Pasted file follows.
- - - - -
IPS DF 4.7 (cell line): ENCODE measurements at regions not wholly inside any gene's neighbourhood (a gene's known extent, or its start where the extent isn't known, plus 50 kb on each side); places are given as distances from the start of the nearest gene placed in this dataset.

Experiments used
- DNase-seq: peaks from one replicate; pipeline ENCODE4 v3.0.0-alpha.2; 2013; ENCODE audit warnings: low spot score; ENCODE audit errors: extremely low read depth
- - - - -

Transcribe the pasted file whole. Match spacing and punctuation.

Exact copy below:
IPS DF 4.7 (cell line): ENCODE measurements at regions not wholly inside any gene's neighbourhood (a gene's known extent, or its start where the extent isn't known, plus 50 kb on each side); places are given as distances from the start of the nearest gene placed in this dataset.

Experiments used
- DNase-seq: peaks from one replicate; pipeline ENCODE4 v3.0.0-alpha.2; 2013; ENCODE audit warnings: low spot score; ENCODE audit errors: extremely low read depth